The authors of the previous Congress’ legislation and NAPS believe three factors conspired to undermine the finances and operations of the Postal Service: the evolving composition of the mail mix, the debilitating impact of the 2006 congressional requirement to prefund future retiree health benefits and the lingering after-effects of the 2007-2008 recession. The task force correctly diagnosed some of the problems and proposed remedies for a number of governance issues that could be resolved fairly quickly. However, certain operational and fiscal recommendations offered by the task force would irreparably harm the postal system.
NAPS commends the task force for acknowledging that current vacancies on the Postal Board of Governors pose a huge obstacle to formulating a strategic plan to achieve postal sustainability. The current absence of a board quorum precludes the Postal Service from providing the postmaster general and senior postal staff with the requisite guidance to respond to evolving market conditions. It also hinders the agency’s ability to make critical policy decisions that, when necessary, could be reviewed by the Postal Regulatory Commission and then implemented. This especially applies to introducing innovative products and services to the American public.
Consistent with the task force recommendation, the Postal Service needs to articulate how its core competencies will enhance opportunities to generate revenue and increase foot traffic in postal retail facilities. Partnering with other federal agencies, as well as state, county and local governments, the Postal Service should be encouraged to identify for-fee service products that require identity or address verification and constitute eligible sources of revenue. In addition, Postal Service acceptance, processing and delivery of alcoholic products would provide significant potential for added postal revenue.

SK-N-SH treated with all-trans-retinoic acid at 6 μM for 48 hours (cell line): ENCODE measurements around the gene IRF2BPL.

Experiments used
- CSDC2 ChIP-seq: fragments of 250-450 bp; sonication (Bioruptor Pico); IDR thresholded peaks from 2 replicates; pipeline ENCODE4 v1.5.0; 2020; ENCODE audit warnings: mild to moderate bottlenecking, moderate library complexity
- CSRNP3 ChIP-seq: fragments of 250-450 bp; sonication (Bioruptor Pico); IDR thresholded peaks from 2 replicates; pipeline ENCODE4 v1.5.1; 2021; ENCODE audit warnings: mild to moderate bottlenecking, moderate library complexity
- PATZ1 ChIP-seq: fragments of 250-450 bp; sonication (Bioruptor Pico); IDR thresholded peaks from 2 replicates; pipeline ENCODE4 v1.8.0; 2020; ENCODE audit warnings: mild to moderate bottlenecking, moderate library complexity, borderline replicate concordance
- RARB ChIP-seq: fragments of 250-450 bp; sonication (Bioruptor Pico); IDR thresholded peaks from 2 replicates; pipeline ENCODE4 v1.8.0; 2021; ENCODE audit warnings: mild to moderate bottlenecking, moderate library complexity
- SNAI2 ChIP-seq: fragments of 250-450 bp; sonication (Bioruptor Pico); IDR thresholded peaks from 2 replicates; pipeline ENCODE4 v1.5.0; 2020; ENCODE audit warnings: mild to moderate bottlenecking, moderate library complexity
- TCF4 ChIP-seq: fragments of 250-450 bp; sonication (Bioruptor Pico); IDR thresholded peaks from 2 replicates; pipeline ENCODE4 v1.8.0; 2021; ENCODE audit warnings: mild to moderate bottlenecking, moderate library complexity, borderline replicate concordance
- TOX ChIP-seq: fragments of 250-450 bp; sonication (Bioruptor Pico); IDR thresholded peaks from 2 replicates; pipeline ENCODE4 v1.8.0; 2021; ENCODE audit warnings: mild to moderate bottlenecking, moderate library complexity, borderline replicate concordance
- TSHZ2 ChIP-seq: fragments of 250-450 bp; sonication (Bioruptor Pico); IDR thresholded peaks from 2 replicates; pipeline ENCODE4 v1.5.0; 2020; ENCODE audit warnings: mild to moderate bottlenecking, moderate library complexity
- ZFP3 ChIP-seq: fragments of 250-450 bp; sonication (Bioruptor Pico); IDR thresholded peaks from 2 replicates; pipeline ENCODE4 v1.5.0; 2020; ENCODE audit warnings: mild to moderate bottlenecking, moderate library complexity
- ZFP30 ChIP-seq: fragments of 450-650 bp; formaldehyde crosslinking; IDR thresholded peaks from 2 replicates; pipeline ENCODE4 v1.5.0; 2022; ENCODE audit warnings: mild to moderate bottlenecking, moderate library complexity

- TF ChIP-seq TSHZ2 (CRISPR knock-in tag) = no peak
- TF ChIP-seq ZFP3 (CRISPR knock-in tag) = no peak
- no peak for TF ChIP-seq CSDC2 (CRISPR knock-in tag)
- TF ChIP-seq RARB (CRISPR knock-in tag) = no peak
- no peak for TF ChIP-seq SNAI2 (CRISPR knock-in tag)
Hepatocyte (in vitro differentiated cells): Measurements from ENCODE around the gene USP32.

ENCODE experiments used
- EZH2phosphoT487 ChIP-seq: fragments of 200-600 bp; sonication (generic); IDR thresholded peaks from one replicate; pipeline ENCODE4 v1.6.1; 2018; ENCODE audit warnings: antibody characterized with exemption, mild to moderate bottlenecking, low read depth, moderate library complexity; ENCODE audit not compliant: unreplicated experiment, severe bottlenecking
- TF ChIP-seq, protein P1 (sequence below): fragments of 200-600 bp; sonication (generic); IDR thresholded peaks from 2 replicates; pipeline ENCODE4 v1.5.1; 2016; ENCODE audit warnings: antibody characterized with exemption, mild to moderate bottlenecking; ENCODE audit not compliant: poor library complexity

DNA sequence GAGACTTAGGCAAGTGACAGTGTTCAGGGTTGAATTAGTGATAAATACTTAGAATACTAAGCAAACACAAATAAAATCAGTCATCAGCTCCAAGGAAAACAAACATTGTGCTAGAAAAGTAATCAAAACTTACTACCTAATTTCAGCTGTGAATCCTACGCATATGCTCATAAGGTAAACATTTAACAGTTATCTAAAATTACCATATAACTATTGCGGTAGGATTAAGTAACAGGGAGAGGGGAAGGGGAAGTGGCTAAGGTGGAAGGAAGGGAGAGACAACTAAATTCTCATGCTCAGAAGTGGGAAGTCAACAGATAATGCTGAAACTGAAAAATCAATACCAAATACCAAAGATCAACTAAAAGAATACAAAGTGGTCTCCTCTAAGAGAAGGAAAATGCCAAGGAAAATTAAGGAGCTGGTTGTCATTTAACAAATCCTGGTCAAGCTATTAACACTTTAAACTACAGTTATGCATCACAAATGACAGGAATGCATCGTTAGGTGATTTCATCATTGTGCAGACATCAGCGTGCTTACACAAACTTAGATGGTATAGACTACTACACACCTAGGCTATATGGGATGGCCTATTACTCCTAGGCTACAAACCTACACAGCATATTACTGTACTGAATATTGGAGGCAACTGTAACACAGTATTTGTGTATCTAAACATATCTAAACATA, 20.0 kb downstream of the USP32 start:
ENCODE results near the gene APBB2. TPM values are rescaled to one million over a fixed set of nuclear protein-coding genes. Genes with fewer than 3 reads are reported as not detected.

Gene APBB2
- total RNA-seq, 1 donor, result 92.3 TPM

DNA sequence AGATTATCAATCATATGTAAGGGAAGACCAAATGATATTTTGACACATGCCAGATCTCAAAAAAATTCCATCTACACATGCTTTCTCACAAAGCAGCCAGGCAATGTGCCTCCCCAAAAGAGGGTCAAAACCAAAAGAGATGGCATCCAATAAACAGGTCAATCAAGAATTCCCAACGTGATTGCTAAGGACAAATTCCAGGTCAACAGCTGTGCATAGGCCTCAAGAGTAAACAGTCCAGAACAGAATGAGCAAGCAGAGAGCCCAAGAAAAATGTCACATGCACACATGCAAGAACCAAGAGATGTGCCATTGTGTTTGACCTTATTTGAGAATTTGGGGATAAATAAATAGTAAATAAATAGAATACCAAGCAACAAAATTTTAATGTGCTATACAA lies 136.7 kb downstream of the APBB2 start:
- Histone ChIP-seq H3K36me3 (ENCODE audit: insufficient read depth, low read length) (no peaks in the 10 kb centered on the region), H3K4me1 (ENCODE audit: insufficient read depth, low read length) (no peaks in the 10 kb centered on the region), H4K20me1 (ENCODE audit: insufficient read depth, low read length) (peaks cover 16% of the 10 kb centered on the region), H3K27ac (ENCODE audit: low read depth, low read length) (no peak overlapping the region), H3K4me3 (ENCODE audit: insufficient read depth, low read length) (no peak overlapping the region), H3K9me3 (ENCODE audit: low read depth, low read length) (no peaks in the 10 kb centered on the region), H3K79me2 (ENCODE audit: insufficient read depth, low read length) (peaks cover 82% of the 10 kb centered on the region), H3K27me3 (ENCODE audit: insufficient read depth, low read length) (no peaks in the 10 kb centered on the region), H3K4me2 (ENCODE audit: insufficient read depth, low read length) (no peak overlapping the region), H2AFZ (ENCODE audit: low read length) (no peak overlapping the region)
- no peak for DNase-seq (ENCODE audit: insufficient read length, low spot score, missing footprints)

While NAPS appreciates the task force not sanctioning privatization of the Postal Service, we would welcome clarification relating to the report’s apparent variance with the June 2018 White House Office of Management and Budget proposal to reorganize the federal government, “Delivering Government Solutions in the 21st Century: Reform Plan and Reorganization Recommendation.”